Although she has stepped down from the Archbishop’s Council, this evangelical Anglican told PJ Media she “will continue to attend and serve in my local parish church where the Bible is faithfully taught week on week.” She is not leaving the Church of England — yet.
On same-sex marriage, some evangelicals have started to argue that the Bible does not actually forbid life-long homosexual relationships modeled after heterosexual marriages. Those who take up this argument inevitably have to explain away clear condemnations of homosexual activity in Leviticus and Romans, however.
Wesley Hill, a Christian who struggles with same-sex attraction, upheld the traditional view against such arguments, however. He even attacked “gay identity,” which makes it difficult “to comprehend the gospel’s demand that all of our assumed identities be relativized in the light of the ‘new name’ (cf. Rev. 2:17) given to each of us in baptism.”
Even those who uphold the Bible’s teaching against homosexual identity and activity still condemn heterosexual sin, and insist that “straight” people are not “more holy” than those who struggle with same-sex attraction.
Despite this nuanced position based on scripture, Archbishop of Canterbury Justin Welby — head of the Church of England — recently admitted to “copping out” when asked whether same-sex intercourse is sinful.
This past week, the Church of England released a fifty-two page report targeting “homophobic, biphobic, and transphobic (HBT) bullying” in schools, which fully embraced the LGBT agenda and encouraged children to “explore” their “gender identity.”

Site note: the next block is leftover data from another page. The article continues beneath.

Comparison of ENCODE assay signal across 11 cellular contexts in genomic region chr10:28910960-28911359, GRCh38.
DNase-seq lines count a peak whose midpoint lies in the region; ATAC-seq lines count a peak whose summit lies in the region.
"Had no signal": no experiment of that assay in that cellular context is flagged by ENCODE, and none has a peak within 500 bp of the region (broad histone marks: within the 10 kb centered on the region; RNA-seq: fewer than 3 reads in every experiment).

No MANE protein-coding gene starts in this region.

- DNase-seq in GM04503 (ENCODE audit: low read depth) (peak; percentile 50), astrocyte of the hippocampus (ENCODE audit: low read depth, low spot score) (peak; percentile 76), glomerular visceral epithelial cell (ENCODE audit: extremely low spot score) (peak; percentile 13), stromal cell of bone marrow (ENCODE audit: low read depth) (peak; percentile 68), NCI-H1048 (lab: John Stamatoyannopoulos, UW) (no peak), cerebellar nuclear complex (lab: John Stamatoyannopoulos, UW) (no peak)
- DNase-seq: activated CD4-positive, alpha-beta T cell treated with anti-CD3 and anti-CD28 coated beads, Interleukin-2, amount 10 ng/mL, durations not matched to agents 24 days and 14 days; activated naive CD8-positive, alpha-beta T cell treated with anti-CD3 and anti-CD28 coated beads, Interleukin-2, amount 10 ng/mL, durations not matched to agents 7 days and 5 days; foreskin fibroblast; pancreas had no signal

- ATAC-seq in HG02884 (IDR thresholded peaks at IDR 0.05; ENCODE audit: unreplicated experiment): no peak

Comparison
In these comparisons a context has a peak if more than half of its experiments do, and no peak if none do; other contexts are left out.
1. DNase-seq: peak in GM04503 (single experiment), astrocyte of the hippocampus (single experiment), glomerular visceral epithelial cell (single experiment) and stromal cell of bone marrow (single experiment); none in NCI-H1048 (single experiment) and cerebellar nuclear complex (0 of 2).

“This is another example where the church is bowing the knee to culture and to society rather than to the God who created us — male and female,” Ashworth told PJ Media, responding to the transgender report. “The church is paralysed by the ‘fear of man’ and not the fear of God!”
The evangelical Anglican explained this “fear of man,” noting that even when Christians emphasize the love of the gospel, their opposition to LGBT issues is dismissed as “hateful.”
“Sadly, it does not matter how loving and gracious I try to be when presenting biblical orthodoxy because as long as I disagree with the liberalism of the Christian faith, it is always interpreted as hateful,” Ashworth told PJ Media.
She also dismissed the idea that opposition to LGBT issues is “her interpretation,” rather than the plain meaning of scripture. “The whole trajectory of the Bible is one of a God who loves to forgive those who come to him in humility and repentance,” the evangelical Anglican said.
“He took the initiative to offer us forgiveness through the shedding of his own blood and our own response to this generous gift is found in Romans 12:1-2, ‘Therefore, I urge you, brothers and sisters, in view of God’s mercy, to offer your bodies as a living sacrifice, holy and pleasing to God—this is your true and proper worship. Do not conform to the pattern of this world, but be transformed by the renewing of your mind.'”